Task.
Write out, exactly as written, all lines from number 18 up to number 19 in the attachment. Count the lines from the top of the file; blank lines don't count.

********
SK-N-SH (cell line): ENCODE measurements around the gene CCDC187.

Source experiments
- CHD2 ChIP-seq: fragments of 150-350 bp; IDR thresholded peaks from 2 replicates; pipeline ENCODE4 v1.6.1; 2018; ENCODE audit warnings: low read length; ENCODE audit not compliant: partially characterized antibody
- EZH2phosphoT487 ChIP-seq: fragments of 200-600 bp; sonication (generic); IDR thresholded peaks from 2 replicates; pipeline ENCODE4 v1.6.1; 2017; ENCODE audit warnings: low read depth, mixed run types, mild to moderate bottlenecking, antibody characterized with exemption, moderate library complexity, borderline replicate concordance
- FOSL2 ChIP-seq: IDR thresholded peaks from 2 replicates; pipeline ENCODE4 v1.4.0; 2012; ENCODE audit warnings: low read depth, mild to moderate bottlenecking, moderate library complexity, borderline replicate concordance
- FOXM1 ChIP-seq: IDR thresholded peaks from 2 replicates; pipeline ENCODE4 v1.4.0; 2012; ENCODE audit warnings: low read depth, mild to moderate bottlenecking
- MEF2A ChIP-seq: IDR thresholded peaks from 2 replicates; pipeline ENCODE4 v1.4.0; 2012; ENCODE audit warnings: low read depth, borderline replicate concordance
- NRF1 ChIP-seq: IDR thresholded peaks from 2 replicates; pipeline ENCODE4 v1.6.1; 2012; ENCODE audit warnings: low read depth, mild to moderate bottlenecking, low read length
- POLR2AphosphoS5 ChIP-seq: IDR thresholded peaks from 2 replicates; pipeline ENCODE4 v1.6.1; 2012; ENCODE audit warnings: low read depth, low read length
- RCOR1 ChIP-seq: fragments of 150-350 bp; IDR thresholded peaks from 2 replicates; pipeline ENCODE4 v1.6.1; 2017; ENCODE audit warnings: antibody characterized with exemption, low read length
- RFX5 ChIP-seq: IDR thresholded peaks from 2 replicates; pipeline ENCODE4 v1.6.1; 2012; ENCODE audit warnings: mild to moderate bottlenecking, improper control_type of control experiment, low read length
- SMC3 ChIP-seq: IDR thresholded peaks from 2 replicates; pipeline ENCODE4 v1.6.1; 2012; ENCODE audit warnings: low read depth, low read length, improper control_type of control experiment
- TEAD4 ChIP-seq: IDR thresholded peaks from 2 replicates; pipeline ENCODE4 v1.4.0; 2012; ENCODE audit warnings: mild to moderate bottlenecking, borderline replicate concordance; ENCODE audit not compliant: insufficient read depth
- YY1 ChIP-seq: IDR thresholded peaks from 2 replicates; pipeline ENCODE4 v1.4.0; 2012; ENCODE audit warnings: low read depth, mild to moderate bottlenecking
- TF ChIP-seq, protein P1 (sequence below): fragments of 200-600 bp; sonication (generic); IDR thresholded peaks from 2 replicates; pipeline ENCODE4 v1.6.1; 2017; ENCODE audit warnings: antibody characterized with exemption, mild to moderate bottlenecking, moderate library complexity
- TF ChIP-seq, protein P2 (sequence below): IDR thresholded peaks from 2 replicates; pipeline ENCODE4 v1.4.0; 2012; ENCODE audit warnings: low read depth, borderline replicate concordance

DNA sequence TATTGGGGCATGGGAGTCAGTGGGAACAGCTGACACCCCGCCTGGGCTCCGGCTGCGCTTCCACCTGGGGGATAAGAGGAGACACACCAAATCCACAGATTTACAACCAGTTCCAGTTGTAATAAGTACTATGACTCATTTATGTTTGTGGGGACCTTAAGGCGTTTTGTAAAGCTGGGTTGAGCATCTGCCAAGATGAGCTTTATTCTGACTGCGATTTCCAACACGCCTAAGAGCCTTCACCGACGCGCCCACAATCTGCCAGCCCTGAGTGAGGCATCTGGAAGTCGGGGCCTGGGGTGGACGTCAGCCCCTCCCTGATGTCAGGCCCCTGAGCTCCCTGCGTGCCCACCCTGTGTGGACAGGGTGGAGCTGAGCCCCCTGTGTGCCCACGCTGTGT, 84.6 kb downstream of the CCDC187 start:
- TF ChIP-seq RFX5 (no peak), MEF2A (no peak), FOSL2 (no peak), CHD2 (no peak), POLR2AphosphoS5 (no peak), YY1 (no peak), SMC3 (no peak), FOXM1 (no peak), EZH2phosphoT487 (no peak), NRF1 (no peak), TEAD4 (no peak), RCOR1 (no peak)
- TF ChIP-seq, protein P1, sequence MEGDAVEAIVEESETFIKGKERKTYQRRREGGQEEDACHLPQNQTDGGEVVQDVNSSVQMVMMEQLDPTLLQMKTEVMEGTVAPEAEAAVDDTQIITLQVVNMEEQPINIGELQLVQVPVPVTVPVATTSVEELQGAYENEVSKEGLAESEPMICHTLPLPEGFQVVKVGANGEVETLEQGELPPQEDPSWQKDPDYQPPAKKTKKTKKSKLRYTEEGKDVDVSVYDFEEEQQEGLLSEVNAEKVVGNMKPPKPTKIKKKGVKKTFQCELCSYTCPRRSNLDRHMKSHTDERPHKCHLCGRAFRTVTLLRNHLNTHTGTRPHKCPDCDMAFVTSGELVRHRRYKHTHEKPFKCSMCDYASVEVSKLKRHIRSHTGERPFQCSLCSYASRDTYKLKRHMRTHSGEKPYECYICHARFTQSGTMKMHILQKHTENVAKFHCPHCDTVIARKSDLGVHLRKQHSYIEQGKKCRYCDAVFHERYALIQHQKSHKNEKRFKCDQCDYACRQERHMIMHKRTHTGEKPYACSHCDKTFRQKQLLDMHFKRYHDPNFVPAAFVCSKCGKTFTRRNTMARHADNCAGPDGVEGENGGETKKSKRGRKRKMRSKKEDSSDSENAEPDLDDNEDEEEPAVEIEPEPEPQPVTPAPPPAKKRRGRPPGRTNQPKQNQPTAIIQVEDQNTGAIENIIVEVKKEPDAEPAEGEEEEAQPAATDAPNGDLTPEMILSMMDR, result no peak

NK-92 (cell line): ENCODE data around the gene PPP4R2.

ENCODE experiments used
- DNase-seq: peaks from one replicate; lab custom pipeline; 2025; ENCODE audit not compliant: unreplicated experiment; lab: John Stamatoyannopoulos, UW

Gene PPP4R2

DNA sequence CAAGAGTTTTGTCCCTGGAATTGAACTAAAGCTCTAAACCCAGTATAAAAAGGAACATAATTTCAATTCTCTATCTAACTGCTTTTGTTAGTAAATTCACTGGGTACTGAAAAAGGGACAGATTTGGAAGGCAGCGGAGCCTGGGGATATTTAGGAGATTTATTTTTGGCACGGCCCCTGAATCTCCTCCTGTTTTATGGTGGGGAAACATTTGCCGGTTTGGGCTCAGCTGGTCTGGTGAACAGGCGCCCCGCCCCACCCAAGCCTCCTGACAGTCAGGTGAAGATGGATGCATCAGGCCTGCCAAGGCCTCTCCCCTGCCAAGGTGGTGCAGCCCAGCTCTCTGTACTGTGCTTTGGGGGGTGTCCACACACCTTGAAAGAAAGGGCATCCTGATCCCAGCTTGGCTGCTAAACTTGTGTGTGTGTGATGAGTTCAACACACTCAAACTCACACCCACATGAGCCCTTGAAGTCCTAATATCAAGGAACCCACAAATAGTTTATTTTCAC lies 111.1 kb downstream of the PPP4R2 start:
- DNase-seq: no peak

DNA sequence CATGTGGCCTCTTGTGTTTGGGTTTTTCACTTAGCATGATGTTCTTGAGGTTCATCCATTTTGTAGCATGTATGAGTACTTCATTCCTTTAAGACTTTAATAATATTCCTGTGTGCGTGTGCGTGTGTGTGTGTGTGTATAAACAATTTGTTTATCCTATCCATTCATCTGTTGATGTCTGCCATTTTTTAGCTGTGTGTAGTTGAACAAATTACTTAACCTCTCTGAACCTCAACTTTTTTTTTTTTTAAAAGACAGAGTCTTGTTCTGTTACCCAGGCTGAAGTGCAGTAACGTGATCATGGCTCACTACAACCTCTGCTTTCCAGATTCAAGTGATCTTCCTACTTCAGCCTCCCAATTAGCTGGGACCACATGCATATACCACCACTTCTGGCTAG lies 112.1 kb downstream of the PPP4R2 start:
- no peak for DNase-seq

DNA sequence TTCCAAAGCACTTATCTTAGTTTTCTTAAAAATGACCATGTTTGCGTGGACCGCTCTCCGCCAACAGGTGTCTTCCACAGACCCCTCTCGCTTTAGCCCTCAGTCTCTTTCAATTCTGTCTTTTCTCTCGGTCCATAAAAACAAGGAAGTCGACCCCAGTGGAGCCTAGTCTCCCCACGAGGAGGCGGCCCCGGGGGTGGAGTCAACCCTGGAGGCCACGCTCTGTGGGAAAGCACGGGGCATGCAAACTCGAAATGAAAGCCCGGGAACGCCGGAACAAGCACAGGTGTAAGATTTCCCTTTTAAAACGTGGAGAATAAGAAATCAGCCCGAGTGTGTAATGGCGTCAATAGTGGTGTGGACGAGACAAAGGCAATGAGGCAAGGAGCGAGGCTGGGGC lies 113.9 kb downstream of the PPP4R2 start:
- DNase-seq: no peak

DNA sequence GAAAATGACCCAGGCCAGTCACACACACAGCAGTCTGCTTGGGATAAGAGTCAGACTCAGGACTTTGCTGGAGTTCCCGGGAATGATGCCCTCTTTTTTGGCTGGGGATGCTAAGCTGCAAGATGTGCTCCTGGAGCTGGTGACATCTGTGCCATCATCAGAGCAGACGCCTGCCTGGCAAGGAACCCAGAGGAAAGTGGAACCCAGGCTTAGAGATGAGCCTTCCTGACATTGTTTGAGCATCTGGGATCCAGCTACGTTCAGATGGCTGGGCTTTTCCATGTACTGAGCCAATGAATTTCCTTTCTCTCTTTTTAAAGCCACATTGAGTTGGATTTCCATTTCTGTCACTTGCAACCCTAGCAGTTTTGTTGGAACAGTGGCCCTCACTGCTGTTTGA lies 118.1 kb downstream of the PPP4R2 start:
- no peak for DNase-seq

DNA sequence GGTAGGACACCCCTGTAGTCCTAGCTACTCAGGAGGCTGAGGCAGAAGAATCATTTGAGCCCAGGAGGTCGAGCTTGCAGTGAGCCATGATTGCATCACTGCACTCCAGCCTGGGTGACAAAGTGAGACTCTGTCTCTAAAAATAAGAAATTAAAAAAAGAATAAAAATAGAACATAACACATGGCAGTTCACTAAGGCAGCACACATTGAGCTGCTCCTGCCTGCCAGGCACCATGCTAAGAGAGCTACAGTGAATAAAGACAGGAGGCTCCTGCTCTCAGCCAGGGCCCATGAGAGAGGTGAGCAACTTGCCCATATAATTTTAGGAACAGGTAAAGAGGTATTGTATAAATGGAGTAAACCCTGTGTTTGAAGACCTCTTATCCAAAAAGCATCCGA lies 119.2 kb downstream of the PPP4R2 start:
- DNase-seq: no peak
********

- TF ChIP-seq RFX5 (no peak), MEF2A (no peak), FOSL2 (no peak), CHD2 (no peak), POLR2AphosphoS5 (no peak), YY1 (no peak), SMC3 (no peak), FOXM1 (no peak), EZH2phosphoT487 (no peak), NRF1 (no peak), TEAD4 (no peak), RCOR1 (no peak)
- TF ChIP-seq, protein P1, sequence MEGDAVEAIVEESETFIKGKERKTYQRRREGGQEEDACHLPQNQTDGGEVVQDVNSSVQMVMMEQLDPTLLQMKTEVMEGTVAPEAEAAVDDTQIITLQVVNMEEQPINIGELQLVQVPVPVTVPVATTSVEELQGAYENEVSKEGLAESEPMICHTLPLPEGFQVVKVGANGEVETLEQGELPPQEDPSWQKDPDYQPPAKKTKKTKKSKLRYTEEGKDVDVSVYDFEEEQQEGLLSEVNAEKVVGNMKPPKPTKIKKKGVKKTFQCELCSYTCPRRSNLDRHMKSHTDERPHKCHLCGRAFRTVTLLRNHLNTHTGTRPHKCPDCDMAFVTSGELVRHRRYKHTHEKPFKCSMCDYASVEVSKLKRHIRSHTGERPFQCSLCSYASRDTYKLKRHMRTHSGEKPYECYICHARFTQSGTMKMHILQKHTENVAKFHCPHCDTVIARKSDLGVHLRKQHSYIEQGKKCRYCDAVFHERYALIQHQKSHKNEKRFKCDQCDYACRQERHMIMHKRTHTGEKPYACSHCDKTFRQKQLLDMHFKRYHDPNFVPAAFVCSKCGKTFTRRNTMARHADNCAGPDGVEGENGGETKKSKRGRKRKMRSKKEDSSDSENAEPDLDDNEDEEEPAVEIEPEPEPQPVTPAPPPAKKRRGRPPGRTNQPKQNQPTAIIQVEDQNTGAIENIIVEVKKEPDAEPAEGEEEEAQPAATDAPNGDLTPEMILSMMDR, result no peak